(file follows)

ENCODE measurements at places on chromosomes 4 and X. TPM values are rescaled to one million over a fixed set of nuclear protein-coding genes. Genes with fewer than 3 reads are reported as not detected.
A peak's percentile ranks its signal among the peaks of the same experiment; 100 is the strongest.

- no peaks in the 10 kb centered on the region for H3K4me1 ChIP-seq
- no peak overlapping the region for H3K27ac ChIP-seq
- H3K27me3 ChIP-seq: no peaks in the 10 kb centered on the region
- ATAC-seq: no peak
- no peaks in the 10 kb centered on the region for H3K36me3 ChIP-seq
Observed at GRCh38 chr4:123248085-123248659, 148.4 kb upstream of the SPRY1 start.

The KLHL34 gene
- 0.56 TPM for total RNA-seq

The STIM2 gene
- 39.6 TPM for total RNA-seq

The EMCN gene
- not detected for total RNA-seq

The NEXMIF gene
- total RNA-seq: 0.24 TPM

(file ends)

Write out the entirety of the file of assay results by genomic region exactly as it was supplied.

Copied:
ENCODE measurements at places on chromosomes 4 and X. TPM values are rescaled to one million over a fixed set of nuclear protein-coding genes. Genes with fewer than 3 reads are reported as not detected.
A peak's percentile ranks its signal among the peaks of the same experiment; 100 is the strongest.

- no peaks in the 10 kb centered on the region for H3K4me1 ChIP-seq
- no peak overlapping the region for H3K27ac ChIP-seq
- H3K27me3 ChIP-seq: no peaks in the 10 kb centered on the region
- ATAC-seq: no peak
- no peaks in the 10 kb centered on the region for H3K36me3 ChIP-seq
Observed at GRCh38 chr4:123248085-123248659, 148.4 kb upstream of the SPRY1 start.

The KLHL34 gene
- 0.56 TPM for total RNA-seq

The STIM2 gene
- 39.6 TPM for total RNA-seq

The EMCN gene
- not detected for total RNA-seq

The NEXMIF gene
- total RNA-seq: 0.24 TPM